The Student News Site of Frederick High School

Frederick Lantern

59° Frederick, CO
  • Follow us @fredericklantern on Facebook and Instagram so you don't miss a single story
The Student News Site of Frederick High School

Frederick Lantern

The Student News Site of Frederick High School

Frederick Lantern

Sample Widget ad 300x200
DWP: Driving While on a Phone
Kendan Cartwright, Staff Writer • May 21, 2024
The pacer test feels like an old unneeded tradition.
Fit or Frustrating?
Sierra Sanchez, Staff Writer • May 20, 2024
Zendaya brings the heat in new film ‘Challengers’
Match Made in Heaven
Kaya Paluda, Editor in Chief • May 17, 2024
Sample Widget ad 300x200

‘Might Delete Later’ Shakes Up Rap World

In a bold response to Kendrick Lamar’s diss, J. Cole delivers a bar-fueled masterpiece
‘Might Delete Later’ is J. Cole’s fourth mixtape and his first release of 2024. The album dropped as a surprise release on April 5th and the tracklist is notable for its final track “7 Minute Drill” in Cole’s response to Kendrick Lamar’s diss track, “Like That.”

With the unexpected release of his seventh studio album Might Delete Later, J. Cole sent the hip-hop community into a frenzy. The record is one more proof that J. Cole deserves to be named the next greatest of all time. The mixtape is essentially a poetic exercise that extends his ambitious run into the 2020s and highlights the competitive nature of hip-hop.

The timing of J. Cole’s record release couldn’t have been better. On the most recent Metro Boomin and Future “Like That” diss track, Kendrick Lamar took aim at J. Cole and Drake, sending them tearing apart with his obscure threats. Drake used Instagram posts to address the criticism, but J. Cole took a completely different approach.  

Thus, Might Delete Later features a lot of interesting aspects, including textural, rhythmic, and even intimate themes. J. Cole investigates where his rap is placed in 2024 in the twelve tracks. The upbeat energy of “Pricey,” the first song, transitions into the somber tones of “Crocodile Tearz,” displaying some of Cole’s most straightforward lines. Setting “Ready ’24” against the comical “Huntin’ Wabbitz” heightens the sense of having your heart race. 

A very uncommon thing happens after “H.Y.B.”: the drill’s wobbling is subtly incorporated into a less industrial sound palette. Another great success is “Sticks N Stonez,” which is animated. The first verse is so full of syllables that it stifles the swing that contributes to the beat’s unique quality. The collection also features other excellent tracks including “Fever,” “Pi,” “3001,” and “Trae The Truth in Ibiza.”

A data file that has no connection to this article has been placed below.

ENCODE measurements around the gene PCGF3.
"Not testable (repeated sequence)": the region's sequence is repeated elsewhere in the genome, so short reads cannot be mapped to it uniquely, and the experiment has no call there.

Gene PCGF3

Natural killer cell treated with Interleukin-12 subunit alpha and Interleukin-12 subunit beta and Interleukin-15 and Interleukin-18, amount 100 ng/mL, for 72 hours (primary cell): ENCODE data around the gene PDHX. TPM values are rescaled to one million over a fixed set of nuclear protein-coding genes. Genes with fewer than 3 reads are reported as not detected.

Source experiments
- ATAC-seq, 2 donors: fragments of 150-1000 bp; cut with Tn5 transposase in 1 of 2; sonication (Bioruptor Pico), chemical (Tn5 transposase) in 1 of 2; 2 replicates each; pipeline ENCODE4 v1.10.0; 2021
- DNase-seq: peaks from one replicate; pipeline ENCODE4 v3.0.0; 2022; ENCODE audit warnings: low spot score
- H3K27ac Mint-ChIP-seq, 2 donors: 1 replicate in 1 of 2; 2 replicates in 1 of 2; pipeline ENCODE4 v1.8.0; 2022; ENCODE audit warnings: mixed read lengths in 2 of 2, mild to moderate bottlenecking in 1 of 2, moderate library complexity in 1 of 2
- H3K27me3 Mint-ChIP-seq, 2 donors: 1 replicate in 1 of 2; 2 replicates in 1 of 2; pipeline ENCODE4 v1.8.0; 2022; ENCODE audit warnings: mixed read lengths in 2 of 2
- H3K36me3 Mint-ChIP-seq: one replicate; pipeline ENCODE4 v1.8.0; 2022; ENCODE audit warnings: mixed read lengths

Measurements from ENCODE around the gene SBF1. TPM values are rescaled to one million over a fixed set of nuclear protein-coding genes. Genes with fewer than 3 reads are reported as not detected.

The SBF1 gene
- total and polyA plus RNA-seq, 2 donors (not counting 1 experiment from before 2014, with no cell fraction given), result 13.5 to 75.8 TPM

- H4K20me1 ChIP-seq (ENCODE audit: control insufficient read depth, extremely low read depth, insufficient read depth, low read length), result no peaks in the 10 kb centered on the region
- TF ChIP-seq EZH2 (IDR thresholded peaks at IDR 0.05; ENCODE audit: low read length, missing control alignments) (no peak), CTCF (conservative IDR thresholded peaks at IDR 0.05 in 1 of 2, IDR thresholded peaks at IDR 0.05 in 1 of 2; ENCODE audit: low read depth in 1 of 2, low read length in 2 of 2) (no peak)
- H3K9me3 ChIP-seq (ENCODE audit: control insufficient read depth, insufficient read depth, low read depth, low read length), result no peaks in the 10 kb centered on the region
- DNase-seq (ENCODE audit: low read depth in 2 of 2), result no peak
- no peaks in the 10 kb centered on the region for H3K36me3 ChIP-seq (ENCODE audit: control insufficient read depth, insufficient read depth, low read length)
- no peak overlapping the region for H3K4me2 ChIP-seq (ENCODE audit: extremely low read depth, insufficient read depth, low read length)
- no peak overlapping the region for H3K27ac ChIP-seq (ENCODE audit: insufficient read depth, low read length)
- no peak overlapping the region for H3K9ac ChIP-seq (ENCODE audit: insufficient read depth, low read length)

Then there’s “7 Minute Drill,” which many fans saw as the album’s starting point since, well, it’s a reaction to a diss track by Kendrick Lamar. Searching over Lamar’s discography, J. Cole asserts that “he caught me at the perfect time,” claiming that “your first s**t was classic / your last s**t was tragic.” This is how he claimed his prime. The album touches on a number of topics, including self-worth and telling skill from hype. It also feels more ingrained than Kendrick Lamar’s own lyrics on the hit-or-miss Metro Boomin and Future track.  

The album’s general sound is a bar-fest, jammed with absurd flows, double entendre, and syllable rhymes. Not to mention, the mixtape boasts a ton of amazing features, including a mix of established and up-and-coming musicians that each add their own distinct bars, sounds, and musical flows to the mix.  

Full List of Featured Artists:

  • Ari Lennox
  • Young Dro
  • Gucci Mane
  • Cam’ron
  • Daylyt
  • Ab-Soul
  • Bas
  • Central Cee

Might Delete Later is lyrical, soulful, and aggressive all around as Cole pulls away from his rivals. He states several times on the record that there is no denying that he has hit his peak. Might Delete Later Cole is the greatest Cole yet, but whoever comes out on top of the hip-hop heat will be the talk of the internet for years to come.

Leave a Comment
More to Discover
About the Contributor
Makenzie Carpenter-Sais

Makenzie is a senior at Frederick High who has been in the newspaper staff for three years and is a member of Quill & Scroll. When not reporting for the Lantern, Makenzie is the starting centerfielder on the Frederick Varsity softball team and also plays softball nationally year around with her competitive softball team the Colorado National Batbusters 18u Gold. Outside of softball and news writing, she enjoys listening to music, watching movies, being with friends and family, and enjoying the outdoors. After graduation, Makenzie plans on studying forensic science at Washburn University.

Comments (0)

All Frederick Lantern Picks Reader Picks Sort: Newest

Your email address will not be published. Required fields are marked *